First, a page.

“I risked everything to get you out of there,” she said, her voice taut with love, and fear for my safety. “Now, you are going back.” ~ Vaddey Ratner
Cambodian Author Vaddey Ratner was five years old when the Khmer Rouge came to power resulting in forced labor, starvation, and near execution. She escaped while many of her family members perished or were left behind. Her novel In the Shadow of the Banyan is a fictionalized account about her childhood and “survival of the subsequent Cambodian genocide.”
It seems to make more sense to tell the story as a nonfiction account, but there are reasons why Ratner chose fiction instead. She was very young at the time and may have been traumatized by real life events and the chaos of war resulting in the suppression of some memories. Fiction may provide the imagination needed to get closer to the emotional truth and perhaps “ironically it might also allow her to get closer to the factual truth.” Edward Nawotka, Editor-in-Chief of Publishing Perspectives writes, “Fiction by its very nature allows for more flexibility and, possibly, tenderness on behalf of the writer.”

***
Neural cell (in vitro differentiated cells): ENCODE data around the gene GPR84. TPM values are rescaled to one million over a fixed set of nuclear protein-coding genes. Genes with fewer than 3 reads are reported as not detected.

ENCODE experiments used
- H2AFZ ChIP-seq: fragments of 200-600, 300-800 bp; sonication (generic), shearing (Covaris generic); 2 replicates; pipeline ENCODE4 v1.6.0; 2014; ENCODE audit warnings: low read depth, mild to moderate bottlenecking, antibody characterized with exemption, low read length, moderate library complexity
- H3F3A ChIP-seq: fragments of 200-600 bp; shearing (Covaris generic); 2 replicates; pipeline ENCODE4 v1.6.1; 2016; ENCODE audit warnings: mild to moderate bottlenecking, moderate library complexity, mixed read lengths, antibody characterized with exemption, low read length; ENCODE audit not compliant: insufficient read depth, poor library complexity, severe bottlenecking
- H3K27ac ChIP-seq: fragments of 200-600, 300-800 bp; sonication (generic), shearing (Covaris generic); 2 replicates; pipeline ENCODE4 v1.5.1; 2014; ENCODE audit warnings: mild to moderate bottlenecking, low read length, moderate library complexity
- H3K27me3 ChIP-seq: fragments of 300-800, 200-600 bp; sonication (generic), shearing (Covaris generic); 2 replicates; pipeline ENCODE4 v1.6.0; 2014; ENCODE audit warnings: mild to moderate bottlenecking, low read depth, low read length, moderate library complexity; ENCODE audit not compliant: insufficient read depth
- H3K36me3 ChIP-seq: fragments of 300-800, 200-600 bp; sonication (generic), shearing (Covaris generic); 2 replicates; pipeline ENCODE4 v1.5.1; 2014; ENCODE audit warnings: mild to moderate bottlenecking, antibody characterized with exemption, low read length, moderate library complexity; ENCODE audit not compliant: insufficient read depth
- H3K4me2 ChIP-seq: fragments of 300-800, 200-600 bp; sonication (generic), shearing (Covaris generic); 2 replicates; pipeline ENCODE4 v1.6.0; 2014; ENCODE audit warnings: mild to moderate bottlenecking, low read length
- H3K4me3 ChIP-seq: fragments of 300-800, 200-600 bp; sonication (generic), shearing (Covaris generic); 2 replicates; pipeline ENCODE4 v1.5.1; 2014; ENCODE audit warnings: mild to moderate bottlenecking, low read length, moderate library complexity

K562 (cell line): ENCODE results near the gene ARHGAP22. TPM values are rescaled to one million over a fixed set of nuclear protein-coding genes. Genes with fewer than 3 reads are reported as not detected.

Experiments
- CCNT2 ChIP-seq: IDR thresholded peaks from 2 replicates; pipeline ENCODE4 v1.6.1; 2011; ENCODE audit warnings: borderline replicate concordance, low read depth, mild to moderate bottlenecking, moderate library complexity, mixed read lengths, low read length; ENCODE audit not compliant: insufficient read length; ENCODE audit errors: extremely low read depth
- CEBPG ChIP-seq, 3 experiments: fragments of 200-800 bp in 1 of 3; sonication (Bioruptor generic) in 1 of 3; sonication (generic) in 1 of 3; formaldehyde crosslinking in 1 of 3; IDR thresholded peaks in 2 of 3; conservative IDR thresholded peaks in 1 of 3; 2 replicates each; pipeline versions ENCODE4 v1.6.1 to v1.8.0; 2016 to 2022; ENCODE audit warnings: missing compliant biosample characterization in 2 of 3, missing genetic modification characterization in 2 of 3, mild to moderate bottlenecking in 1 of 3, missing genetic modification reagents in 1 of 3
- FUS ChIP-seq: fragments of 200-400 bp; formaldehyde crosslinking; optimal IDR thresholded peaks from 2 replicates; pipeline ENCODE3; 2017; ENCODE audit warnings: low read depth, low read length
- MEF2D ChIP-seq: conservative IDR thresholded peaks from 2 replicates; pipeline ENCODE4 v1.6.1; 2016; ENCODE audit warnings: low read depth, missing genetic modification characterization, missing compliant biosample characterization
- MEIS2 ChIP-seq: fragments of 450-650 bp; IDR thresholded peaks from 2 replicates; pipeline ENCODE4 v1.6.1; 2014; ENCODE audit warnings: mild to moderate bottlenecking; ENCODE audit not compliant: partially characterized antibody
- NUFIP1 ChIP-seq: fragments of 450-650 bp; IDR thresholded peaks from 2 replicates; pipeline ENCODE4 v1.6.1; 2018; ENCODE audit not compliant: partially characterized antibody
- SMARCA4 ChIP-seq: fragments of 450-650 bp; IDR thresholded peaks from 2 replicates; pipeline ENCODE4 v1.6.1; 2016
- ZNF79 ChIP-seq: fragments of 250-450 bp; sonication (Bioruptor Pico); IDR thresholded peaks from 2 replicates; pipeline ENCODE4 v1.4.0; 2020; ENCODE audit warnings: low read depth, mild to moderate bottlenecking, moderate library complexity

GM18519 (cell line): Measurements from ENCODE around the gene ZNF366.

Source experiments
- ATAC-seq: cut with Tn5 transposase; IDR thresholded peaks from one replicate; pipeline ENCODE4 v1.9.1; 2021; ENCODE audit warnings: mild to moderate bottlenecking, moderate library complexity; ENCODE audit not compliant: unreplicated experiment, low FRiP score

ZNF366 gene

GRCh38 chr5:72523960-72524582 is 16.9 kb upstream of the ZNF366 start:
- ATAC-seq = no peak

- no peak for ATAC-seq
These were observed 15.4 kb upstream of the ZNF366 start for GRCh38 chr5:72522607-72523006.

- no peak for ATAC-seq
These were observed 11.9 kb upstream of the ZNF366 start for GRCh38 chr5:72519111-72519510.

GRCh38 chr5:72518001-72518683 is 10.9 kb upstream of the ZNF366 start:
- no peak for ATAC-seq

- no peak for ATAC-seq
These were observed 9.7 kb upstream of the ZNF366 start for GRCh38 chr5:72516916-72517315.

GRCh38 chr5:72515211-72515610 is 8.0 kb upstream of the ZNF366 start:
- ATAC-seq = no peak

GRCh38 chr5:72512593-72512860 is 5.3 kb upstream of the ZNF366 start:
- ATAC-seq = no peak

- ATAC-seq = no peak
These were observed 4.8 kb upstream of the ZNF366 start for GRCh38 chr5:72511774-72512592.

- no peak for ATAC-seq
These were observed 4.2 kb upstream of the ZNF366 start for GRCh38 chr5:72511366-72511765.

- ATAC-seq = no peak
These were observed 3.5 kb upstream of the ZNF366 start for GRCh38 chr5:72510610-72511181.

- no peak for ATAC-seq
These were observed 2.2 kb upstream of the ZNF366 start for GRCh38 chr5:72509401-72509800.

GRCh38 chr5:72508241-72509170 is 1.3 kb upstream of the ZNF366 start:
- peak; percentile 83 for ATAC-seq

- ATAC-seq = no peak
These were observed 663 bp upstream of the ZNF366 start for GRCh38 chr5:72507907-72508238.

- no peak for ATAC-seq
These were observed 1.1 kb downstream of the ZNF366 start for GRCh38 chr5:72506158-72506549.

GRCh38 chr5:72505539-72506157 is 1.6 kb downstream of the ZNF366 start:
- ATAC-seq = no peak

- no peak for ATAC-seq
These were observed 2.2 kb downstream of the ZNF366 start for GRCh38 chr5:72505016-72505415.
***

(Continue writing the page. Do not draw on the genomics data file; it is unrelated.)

“In the Shadow of the Banyan was one of the most highly sought after galleys at this year’s BookExpo America,” writes Beth Kephart of PP. Author Chris Cleve describes the novel as “one of the most extraordinary and beautiful acts of storytelling I have ever encountered.” Ratner’s novel will be published on August 7th by Simon and Schuster.
Have you ever wanted to turn real life situations and people into fictional events and characters to better understand them or yourself? Weight in below!